Belgium to Adopt New Simplified Merger Review Rules
New complementary rules on the Belgian simplified merger control procedure were published on 20 January 2020 in the country’s official gazette Moniteur belge. The Belgian competition authority, using its power to adopt specific rules pertaining to simplified notifications under the Belgian Economic Code, established the complementary rules. After a public consultation, the authority drafted new rules, which allow the authority to render a decision within 15 working days in certain circumstances (detailed in the official publication). The new rules are designed to deal more quickly with mergers that do not pose substantive competition issues.
A Sino-Canadian Joint Venture to Supply Chinese High-Speed Lines
A Canadian-Chinese joint venture between Bombardier and Sifang (Qingdao) has won a €390 million tender to supply the Chinese State Railway Group with new trainsets by mid-2020. This is the third time the company gets to supply trains to the Chinese Railway Group, following orders dating from 2018. The Canadian-Chinese joint venture is also the only foreign co-owned company to ever supply Chinese high-speed lines.
New York and Singapore-Based Investors Finalize Genesee & Wyoming Acquisition
The New York- and Toronto-based Brookfield Infrastructure affiliates and the Singaporean investor GIC have completed their €7.67 billion acquisition of the freight company Genesee & Wyoming, at a rate of €102.27 per share. The deal, announced in July 2019, encompasses all of Genesee & Wyoming, which employs 8,000 people and serves 3,000 customers through the ownership or lease of 119 freight railways.
The EU Agrees on Negotiating Guidelines for Future EU-UK Relationship
On 25 February 2020, ministers of the EU authorized the opening of negotiations for a new relationship with the UK, and formally designated the Commission to negotiate on their behalf. In that regard, they also adopted negotiating guidelines for the Commission when designing the future relationship between the EU and the UK. The mandate granted to the Commission puts strong emphasis on the need to ensure a EU-UK level playing field for open and fair competition, and stresses the willingness of the EU to keep cooperating closely with the UK on regulatory aspects, including in the field of mobility and transport. The EU and the UK will now start negotiating rounds. This comes as British Prime Minister Boris Johnson has been pushing for the conclusion of a trade deal with the EU before the end of 2020, something EU officials have deemed unfeasible, or only on a limited number of points. Michel Barnier, Head of the EU’s task force for relations with the UK, declared in that regard that a deal on transport would not be reached before the end of this year.
Public Procurement and New Projects
The Austrian Federal Railway Links Vienna to Brussels with a Night Train Line
As the Commission unveiled its new climate policy under the name of ‘European Green Deal’, night trains made their return to Brussels, following an initiative from Austrian Federal Railways (‘OBB’). With the arrival of the OBB’s night jet, Brussels Midi Station saw the first night train enter its tracks in over a decade. With other countries like the Netherlands and Sweden pushing to reintroduce night trains, EU officials used this opportunity to show how a return to night trains could help Europe move forward on its climate objectives, as flights are increasingly seen as a nuisance to the environment. Other officials were however more sceptical, citing that the disappearance of night trains from Belgium was due to a lack of customers.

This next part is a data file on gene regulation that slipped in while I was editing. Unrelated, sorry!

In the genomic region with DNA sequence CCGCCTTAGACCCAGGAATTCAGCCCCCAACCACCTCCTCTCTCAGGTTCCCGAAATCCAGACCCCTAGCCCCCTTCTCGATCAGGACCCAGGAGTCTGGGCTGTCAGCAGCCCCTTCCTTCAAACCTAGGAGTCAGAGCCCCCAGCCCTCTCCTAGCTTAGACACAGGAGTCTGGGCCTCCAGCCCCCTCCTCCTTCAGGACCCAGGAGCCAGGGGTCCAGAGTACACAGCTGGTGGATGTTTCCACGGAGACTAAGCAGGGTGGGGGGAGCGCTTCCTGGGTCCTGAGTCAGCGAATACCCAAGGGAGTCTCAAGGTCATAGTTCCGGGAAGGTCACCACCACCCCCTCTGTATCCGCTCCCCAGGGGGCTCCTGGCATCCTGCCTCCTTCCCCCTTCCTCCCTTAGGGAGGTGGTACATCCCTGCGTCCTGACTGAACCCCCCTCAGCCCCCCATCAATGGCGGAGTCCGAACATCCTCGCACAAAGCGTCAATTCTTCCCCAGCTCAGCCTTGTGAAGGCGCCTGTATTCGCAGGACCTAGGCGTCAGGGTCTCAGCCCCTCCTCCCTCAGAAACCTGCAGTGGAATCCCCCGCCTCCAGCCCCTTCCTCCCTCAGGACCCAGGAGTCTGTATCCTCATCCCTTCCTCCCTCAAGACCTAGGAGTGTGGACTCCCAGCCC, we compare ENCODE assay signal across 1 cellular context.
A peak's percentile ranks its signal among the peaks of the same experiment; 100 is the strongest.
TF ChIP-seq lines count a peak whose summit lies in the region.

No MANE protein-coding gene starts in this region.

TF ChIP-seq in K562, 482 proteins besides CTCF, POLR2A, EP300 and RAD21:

Sweden to Connect Night Trains to Köln in 2022
After the launch of the Brussels–Vienna night train lines, the Swedish agency for transport announced that a Malmö–Köln night train could be opened as soon as 2022. This announcement comes after the Swedish government commissioned the Swedish transport agency to study the feasibility of a wider project to connect Sweden to the rest of the continent. In a draft of the report, although the project was deemed feasible, several issues were highlighted. Particularly, the draft report points out the need to negotiate and conclude agreements with other countries and the need to appoint an operator for the night train lines, probably through a tender. As for the plans put forward by the transport agencies, Köln would be connected first because of its central location and numerous connection possibilities, but other cities like Hamburg, Basel or Brussels would follow. The final report should be released in April this year.
Deutsche Bahn Turns Down €400 million Delivery from Bombardier over Technical Defects
Deutsche Bahn rejected 25 new intercity trains from Bombardier after it found several technical defects upon reception. The €400 million delivery was strictly rejected also against the background that other trains that DB had ordered from Bombardier had been having several technical problems while in service, contributing to the company’s punctuality problems. The issues include long start-up times and train operating systems breakdowns. The German operator now wants to claim damages.